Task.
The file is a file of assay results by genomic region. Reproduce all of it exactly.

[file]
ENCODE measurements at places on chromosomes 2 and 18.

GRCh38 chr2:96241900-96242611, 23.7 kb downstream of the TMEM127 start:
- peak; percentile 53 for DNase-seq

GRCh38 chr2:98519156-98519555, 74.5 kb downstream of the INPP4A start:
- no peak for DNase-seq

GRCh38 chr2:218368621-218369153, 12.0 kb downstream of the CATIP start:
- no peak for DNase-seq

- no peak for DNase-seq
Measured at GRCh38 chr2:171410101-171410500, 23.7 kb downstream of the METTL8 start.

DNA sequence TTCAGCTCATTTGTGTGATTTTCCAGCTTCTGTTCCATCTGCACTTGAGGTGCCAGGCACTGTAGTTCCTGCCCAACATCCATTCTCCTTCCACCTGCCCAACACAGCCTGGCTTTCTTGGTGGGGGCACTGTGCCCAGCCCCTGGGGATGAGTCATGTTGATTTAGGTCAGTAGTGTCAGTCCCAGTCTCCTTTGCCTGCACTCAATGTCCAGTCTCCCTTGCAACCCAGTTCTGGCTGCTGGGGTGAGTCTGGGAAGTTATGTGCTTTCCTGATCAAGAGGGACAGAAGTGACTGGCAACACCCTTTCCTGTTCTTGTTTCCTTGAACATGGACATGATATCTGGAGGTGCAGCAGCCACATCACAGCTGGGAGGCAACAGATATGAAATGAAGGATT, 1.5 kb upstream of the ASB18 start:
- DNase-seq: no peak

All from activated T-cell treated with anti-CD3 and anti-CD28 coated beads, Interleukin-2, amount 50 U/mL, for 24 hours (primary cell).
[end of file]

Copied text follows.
ENCODE measurements at places on chromosomes 2 and 18.

GRCh38 chr2:96241900-96242611, 23.7 kb downstream of the TMEM127 start:
- peak; percentile 53 for DNase-seq

GRCh38 chr2:98519156-98519555, 74.5 kb downstream of the INPP4A start:
- no peak for DNase-seq

GRCh38 chr2:218368621-218369153, 12.0 kb downstream of the CATIP start:
- no peak for DNase-seq

- no peak for DNase-seq
Measured at GRCh38 chr2:171410101-171410500, 23.7 kb downstream of the METTL8 start.

DNA sequence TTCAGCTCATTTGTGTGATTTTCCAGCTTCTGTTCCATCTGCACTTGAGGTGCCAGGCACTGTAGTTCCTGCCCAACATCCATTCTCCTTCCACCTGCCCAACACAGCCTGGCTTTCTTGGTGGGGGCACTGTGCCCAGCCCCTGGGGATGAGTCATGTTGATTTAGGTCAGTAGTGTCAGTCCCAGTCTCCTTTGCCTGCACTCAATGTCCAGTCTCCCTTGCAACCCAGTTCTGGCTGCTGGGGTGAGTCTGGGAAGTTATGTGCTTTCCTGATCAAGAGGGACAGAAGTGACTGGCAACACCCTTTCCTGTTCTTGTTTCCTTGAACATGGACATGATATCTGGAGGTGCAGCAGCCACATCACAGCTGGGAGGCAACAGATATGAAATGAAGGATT, 1.5 kb upstream of the ASB18 start:
- DNase-seq: no peak

All from activated T-cell treated with anti-CD3 and anti-CD28 coated beads, Interleukin-2, amount 50 U/mL, for 24 hours (primary cell).